Calculus How To

Asymptote: Vertical, Horizontal & Oblique

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What is an Asymptote?

An asymptote is a line on a graph which a function approaches as it goes to infinity. The distance between the graph of the function and the asymptote approach zero as both tend to infinity, but they never merge.

asymptote

A vertical asymptote. The function approaches this line; Although it looks like it touches, it never actually does.

Types of Asymptote

There are three types of asymptotes:

  1. A horizontal asymptote is simply a straight horizontal line on the graph. It can be expressed by y = a, where a is some constant. As x goes to (negative or positive) infinity, the value of the function approaches a.

    A horizontal asymptote.

  2. A vertical asymptote is a vertical line on the graph; a line that can be expressed by x = a, where a is some constant. As x approaches this value, the function goes to infinity.
  3. An oblique or slant asymptote is, as its name suggests, a slanted line on the graph. More technically, it’s defined as any asymptote that isn’t parallel with either the horizontal or vertical axis. It can be expressed by the equation y = bx + a. As x approaches infinity, the graph of the function approaches this line.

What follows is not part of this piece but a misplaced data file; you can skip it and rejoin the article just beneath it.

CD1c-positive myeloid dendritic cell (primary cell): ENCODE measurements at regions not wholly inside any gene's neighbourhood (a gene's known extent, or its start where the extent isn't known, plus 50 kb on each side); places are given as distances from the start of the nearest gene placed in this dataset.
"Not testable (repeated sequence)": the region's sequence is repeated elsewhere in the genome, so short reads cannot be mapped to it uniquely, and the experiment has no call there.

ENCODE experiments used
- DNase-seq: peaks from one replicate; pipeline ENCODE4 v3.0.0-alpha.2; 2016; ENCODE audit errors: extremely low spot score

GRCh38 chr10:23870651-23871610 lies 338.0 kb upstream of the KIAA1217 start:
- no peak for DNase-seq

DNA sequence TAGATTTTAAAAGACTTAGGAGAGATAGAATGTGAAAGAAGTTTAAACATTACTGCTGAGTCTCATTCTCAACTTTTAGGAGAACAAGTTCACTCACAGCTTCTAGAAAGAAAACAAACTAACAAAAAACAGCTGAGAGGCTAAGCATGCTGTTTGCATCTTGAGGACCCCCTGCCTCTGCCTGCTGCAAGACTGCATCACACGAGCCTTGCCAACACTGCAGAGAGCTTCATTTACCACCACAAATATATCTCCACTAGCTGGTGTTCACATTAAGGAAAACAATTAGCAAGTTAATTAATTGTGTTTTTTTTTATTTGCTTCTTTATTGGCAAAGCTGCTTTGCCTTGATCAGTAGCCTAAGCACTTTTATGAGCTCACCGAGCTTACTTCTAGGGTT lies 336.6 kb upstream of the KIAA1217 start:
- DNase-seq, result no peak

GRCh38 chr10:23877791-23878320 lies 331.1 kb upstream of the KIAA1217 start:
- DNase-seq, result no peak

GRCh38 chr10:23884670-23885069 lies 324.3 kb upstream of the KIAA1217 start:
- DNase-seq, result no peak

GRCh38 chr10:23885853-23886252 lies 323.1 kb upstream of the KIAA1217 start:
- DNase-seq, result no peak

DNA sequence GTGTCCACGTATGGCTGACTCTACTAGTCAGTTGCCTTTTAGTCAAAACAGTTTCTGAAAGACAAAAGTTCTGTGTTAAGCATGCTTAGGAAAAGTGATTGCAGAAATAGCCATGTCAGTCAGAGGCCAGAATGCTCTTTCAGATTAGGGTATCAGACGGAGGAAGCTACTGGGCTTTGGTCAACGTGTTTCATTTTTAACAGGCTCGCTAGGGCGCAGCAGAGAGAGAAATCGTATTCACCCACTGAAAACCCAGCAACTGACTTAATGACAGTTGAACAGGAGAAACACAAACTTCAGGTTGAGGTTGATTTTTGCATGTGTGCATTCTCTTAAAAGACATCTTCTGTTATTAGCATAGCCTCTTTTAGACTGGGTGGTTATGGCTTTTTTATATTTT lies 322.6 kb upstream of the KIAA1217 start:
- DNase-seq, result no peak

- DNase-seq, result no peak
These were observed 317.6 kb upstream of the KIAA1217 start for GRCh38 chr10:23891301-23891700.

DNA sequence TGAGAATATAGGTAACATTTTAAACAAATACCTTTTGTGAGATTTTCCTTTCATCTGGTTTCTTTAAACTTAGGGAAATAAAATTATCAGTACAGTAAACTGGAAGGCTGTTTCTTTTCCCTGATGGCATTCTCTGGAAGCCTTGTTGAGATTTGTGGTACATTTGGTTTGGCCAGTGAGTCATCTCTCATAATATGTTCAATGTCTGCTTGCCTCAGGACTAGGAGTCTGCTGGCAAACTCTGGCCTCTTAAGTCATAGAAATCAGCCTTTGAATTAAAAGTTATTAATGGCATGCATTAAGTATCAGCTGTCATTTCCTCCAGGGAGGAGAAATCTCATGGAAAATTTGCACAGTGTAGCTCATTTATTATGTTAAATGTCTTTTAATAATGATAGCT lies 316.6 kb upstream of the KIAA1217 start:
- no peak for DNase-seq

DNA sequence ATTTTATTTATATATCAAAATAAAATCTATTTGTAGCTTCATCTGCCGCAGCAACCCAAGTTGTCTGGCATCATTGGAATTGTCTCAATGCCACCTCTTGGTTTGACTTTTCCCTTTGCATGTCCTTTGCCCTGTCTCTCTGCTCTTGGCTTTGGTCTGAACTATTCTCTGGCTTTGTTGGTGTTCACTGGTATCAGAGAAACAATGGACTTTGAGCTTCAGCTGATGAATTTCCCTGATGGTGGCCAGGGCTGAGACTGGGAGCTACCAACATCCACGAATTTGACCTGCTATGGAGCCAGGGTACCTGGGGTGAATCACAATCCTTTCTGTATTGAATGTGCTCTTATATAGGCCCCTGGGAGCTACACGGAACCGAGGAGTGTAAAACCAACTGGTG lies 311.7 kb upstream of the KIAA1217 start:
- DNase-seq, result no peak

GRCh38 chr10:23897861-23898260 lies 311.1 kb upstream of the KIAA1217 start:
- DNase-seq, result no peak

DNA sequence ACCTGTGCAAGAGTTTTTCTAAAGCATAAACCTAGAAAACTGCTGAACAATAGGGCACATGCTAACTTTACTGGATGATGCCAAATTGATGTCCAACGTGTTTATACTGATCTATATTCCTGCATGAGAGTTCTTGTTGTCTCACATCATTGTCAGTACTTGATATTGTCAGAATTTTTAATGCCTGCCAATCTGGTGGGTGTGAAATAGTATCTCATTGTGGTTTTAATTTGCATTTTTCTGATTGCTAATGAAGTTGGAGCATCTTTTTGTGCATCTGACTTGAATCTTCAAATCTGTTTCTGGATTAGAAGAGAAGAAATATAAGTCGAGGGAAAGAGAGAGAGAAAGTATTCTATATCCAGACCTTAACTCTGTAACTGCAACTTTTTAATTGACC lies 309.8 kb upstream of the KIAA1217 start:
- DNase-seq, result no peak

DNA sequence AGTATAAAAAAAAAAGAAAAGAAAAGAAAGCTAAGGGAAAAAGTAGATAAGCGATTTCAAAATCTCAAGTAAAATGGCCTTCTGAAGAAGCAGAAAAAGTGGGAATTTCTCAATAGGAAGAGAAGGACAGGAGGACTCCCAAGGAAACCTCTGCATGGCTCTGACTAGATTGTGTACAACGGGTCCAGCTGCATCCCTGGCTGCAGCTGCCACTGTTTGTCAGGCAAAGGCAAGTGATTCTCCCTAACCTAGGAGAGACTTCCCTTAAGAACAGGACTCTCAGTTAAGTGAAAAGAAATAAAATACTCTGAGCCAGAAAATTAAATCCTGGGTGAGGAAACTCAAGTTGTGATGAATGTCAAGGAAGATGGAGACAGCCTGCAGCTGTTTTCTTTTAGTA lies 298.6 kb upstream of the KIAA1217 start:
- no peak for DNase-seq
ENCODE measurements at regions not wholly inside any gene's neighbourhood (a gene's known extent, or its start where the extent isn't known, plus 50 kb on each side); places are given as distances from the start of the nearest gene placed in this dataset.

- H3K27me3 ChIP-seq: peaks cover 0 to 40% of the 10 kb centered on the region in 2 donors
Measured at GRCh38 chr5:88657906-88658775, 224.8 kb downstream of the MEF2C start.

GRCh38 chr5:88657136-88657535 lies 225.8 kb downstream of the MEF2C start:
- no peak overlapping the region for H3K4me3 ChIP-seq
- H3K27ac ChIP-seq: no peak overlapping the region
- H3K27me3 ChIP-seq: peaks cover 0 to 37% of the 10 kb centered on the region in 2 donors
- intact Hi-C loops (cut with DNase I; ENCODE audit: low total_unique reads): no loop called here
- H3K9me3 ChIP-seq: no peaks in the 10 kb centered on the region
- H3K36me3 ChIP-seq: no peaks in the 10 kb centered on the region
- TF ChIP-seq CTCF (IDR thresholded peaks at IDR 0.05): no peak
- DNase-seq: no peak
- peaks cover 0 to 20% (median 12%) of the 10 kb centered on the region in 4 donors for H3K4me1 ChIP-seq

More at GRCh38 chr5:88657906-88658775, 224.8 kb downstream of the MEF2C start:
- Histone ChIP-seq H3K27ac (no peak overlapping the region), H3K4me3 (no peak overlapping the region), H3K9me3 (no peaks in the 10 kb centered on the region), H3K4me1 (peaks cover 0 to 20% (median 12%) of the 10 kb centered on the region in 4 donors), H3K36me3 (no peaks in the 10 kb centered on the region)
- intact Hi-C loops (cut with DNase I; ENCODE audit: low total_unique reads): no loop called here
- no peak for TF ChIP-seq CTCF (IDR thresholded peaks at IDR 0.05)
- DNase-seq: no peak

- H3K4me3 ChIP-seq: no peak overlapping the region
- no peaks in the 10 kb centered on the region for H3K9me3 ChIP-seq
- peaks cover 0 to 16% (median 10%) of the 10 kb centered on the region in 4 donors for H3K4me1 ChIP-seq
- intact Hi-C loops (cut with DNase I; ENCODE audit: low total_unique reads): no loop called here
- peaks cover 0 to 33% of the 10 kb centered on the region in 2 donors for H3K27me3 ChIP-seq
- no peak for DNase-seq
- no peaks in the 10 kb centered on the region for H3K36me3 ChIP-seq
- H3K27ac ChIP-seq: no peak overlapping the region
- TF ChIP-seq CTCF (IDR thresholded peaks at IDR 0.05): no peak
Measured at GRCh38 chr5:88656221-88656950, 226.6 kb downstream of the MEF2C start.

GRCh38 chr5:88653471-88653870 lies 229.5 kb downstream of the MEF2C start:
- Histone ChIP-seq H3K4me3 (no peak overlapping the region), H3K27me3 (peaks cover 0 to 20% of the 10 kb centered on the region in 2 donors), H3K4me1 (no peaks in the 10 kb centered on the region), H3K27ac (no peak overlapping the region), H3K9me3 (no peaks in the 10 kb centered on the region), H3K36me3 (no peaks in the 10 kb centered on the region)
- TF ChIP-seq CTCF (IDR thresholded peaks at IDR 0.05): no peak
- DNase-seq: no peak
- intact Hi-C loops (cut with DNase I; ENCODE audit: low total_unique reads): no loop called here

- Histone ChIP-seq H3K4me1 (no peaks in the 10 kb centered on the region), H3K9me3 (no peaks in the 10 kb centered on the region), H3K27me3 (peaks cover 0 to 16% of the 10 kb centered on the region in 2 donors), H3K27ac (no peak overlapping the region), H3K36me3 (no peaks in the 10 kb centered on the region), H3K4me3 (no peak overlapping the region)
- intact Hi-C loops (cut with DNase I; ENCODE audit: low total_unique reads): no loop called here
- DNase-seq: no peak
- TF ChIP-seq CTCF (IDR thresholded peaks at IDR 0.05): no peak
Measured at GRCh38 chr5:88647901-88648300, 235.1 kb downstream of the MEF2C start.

An oblique asymptote.

A function can have any number of vertical asymptotes: even an infinite number. It can only have two horizontal asymptotes.

Functions don’t cross their vertical asymptotes, but they may cross their horizontal asymptotes.

1. Horizontal Asymptotes

Horizontal Asymptote


A horizontal asymptote is an imaginary horizontal line on a graph. It shows the general direction of where a function might be headed. Unlike vertical asymptotes, which can never be touched or crossed, a horizontal asymptote just shows a general trend in a certain direction.

How to Find a Horizontal Asymptote of a Rational Function by Hand

In order to find a horizontal asymptote for a rational function you should be familiar with a few terms:

  • A rational function is a fraction of two polynomials like 1/x or [(x – 6) / (x2 – 8x + 12)])
  • The degree of the polynomial is the number “raised to”. For example, second degree (x2), third degree (x3) or 99th degree (x99).